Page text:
A mixed‐model analysis of repeated measures (PROC MIXED; SAS Institute Inc., Cary, NC, USA) was used to compare time to treatment, time to resolution and duration of attack. The Wilcoxon–Mann–Whitney test was used to compare means between the two patient groups (C1‐INH‐AAE versus C1‐INH‐HAE types I/II). The χ2 test (level of statistical significance, α = 0·05) was used to compare percentages between patient groups. The generalized linear model with repeated measures (PROC GLIMMIX; SAS Institute Inc.) was used to compare severity between groups.

Results

A total of 287 icatibant‐treated attacks occurred in 16 patients with C1‐INH‐AAE and a total of 2245 icatibant‐treated attacks occurred in 415 patients with C1‐INH‐HAE types I/II. The majority (68·8%) of patients with C1‐INH‐AAE were male, compared with 42·2% of patients with C1‐INH‐HAE types I/II (P = 0·035). Excluding 32 patients with C1‐INH‐HAE types I/II whose data were missing, the median frequency of attacks per year at baseline was nine attacks in 383 patients. For C1‐INH‐AAE, excluding missing data in one patient, the median frequency of attacks per year at baseline was 10·2 attacks in 15 patients.

Diagnosis of C1‐INH‐AAE or C1‐INH‐HAE types I/II

As expected, significant differences were found between the two study populations with regard to age at onset of symptoms, age at diagnosis and delay between symptom onset and diagnosis (Table 1). Patients with C1‐INH‐AAE displayed their first symptoms at a mean age of 57·9 years [95% confidence interval (CI) = 51·33–64·53], compared with a mean age of 13.9 years for HAE types I/II (95% CI = 12·70–15·26). After the first recorded appearance of symptoms, mean time to diagnosis was 12·3 months for patients with C1‐INH‐AAE (n = 14 with data available), compared with a mean delay of 118·1 months in patients with C1‐INH‐HAE types I/II (n = 355 with data available; = 0·006).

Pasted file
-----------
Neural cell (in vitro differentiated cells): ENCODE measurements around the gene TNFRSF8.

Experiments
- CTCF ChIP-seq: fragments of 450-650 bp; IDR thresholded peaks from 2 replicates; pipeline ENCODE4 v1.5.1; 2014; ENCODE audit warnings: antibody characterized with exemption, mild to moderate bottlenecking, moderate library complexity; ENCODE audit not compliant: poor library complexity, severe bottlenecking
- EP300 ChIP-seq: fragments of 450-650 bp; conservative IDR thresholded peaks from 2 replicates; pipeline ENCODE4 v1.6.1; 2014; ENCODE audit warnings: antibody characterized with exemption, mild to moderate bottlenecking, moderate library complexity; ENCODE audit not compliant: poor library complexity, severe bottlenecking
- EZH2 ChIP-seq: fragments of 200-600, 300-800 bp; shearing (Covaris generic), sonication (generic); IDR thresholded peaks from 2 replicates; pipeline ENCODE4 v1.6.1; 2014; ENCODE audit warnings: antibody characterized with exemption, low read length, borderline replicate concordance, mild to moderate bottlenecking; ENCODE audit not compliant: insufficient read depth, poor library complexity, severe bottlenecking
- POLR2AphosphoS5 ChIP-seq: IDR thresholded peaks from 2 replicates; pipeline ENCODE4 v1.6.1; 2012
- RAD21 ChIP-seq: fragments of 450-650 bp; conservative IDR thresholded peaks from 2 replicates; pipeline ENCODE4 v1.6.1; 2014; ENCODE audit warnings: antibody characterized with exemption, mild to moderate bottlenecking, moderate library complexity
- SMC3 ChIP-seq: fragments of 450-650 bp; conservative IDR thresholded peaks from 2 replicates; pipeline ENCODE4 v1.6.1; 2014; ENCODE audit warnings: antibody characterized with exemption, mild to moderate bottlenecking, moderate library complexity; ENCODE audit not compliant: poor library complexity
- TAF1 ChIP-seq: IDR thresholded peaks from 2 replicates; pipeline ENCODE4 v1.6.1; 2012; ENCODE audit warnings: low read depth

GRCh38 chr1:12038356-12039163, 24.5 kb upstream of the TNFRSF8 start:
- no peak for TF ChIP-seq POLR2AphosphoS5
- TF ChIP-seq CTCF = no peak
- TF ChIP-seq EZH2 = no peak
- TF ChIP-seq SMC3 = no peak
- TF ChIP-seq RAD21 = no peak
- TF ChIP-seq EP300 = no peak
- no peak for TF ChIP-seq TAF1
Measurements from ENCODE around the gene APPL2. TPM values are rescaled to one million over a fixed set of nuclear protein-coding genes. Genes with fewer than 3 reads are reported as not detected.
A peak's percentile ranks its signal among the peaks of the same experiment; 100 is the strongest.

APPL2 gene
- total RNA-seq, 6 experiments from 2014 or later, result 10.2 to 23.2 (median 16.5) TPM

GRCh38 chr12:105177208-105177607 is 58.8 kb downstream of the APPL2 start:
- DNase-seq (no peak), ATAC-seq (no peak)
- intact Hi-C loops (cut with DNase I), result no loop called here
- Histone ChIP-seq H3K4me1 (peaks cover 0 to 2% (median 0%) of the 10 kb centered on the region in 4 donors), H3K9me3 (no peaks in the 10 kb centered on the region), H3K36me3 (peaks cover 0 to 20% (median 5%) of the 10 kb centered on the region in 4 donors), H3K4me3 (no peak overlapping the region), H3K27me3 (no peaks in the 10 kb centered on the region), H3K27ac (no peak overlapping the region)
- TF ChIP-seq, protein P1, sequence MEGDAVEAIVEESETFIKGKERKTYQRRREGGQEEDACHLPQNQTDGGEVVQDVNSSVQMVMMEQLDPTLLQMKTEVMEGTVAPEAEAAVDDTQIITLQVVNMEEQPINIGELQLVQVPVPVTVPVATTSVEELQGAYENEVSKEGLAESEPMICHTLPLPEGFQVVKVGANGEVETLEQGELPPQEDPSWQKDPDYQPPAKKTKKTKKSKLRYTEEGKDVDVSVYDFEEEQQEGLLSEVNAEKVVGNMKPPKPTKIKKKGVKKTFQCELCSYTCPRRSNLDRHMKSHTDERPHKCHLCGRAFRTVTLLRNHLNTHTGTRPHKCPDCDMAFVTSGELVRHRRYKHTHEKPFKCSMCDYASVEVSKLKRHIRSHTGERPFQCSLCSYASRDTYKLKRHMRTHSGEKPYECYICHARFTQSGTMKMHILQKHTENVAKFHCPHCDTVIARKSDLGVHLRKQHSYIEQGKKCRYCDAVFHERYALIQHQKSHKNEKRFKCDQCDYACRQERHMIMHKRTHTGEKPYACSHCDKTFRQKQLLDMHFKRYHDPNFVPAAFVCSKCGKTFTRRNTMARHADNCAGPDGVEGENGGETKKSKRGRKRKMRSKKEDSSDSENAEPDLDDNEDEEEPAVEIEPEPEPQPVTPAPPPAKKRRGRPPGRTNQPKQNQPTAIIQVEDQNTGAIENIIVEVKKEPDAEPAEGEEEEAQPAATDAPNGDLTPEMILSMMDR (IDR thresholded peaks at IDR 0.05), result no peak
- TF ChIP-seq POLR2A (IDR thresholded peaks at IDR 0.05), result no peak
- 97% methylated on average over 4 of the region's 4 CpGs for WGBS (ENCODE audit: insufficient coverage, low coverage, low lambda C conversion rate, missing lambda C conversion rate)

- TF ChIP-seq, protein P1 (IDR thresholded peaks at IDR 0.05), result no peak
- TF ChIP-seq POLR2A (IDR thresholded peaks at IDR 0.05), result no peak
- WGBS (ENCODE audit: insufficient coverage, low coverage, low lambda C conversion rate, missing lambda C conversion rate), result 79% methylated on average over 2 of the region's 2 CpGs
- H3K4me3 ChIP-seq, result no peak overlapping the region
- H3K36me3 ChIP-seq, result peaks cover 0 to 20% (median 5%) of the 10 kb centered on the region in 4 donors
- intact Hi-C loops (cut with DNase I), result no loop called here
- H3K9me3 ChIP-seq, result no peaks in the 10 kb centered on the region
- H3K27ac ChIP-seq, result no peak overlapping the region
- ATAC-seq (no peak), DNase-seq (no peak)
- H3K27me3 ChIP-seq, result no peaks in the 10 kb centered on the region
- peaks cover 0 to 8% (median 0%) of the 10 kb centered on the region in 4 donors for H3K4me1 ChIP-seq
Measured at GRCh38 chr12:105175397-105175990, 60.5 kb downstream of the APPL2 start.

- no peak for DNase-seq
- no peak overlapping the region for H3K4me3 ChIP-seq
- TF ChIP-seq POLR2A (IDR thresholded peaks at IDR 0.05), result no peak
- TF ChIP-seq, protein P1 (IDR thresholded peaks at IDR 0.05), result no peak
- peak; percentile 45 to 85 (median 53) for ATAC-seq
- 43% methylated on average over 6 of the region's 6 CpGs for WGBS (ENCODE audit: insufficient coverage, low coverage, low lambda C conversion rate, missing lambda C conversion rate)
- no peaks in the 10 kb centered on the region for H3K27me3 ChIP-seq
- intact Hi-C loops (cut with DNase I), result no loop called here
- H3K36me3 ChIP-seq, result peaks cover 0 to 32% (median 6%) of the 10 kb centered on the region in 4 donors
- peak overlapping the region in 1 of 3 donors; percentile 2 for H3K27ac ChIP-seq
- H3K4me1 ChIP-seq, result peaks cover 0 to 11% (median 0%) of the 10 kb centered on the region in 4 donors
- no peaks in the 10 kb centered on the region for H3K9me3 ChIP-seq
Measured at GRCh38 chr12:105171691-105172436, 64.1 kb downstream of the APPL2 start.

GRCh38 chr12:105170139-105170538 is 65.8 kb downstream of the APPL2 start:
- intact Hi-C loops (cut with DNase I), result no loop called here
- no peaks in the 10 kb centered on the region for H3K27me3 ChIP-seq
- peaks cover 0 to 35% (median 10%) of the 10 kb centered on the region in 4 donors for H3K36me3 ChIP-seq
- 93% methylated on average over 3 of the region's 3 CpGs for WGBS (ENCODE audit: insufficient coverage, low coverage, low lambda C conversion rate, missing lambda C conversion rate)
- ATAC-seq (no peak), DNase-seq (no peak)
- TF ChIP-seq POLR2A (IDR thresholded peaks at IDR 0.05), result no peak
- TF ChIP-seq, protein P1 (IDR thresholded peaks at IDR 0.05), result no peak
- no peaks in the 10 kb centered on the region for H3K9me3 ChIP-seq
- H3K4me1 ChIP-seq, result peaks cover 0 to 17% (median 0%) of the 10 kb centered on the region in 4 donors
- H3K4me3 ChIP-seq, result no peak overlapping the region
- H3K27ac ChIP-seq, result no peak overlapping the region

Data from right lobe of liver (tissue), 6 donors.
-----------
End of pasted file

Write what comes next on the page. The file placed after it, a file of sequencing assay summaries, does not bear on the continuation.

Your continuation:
Table 1
Characteristics of symptomatic patients

Affected anatomical sites and severity

In both patient groups, the greatest number of attacks occurred in the abdomen, followed by the skin (Fig. (Fig.1).1). The abdomen was involved in 58% of attacks in patients with C1‐INH‐HAE types I/II and 47% of attacks in those with C1‐INH‐AAE (P = 0·010). Although attacks affecting the skin occurred at a similar rate in both patient groups (41%), we found a trend for a higher likelihood of attacks involving the face in patients with C1‐INH‐AAE [34·8% (n = 40)] versus those with C1‐INH‐HAE types I/II [20·9% (n = 189; P = 0·064]). Notably, patients with C1‐INH‐AAE experienced significantly fewer severe or very severe attacks (Fig. (Fig.2)2) than patients with C1‐INH‐HAE types I/II (40 versus 61%, respectively; P < 0·001).

Figure 1
Anatomical sites of angioedema attacks for C1‐INH‐AAE and C1‐INH‐HAE types I/II. Some patients experienced attacks at multiple locations, which is why totals may equal >100%. *P = 0·010. ...
Figure 2
(a) Severity of angioedema attacks for C1‐INH‐AAE and C1‐INH‐HAE types I/II. Attacks were categorized as very mild, mild, moderate, severe, very severe or unknown severity. (b) Summary of (a), showing severity of angioedema ...

Treatment with icatibant

For both patient groups, most icatibant injections were self‐administered (for 80% of C1‐INH‐AAE– and 82% of C1‐INH‐HAE types I/II‐related attacks). Findings revealed a trend for a shorter median time between start of an angioedema attack and the first injection of icatibant in patients with C1‐INH‐AAE versus those with C1‐INH‐HAE types I/II [0·8 versus 1·5 h, respectively; P = 0·083; Fig. Fig.33 (corresponding to a mean time of 157·5 versus 254·4 min, respectively)]. Both the median time to resolution of symptoms after the first icatibant injection (2·3 versus 6·0 h, respectively; P = 0·031) and the median total duration of attacks (5·0 versus 9·0 h, respectively; P = 0·014) were significantly shorter in patients with C1‐INH‐AAE versus those with C1‐INH‐HAE types I/II (Fig. (Fig.33).

Figure 3
Median times to first injection of icatibant and resolution of symptoms. Number of attacks: C1‐INH‐AAE, n = 73; C1‐INH‐HAE types I/II, n = 830. *P = 0·083. ...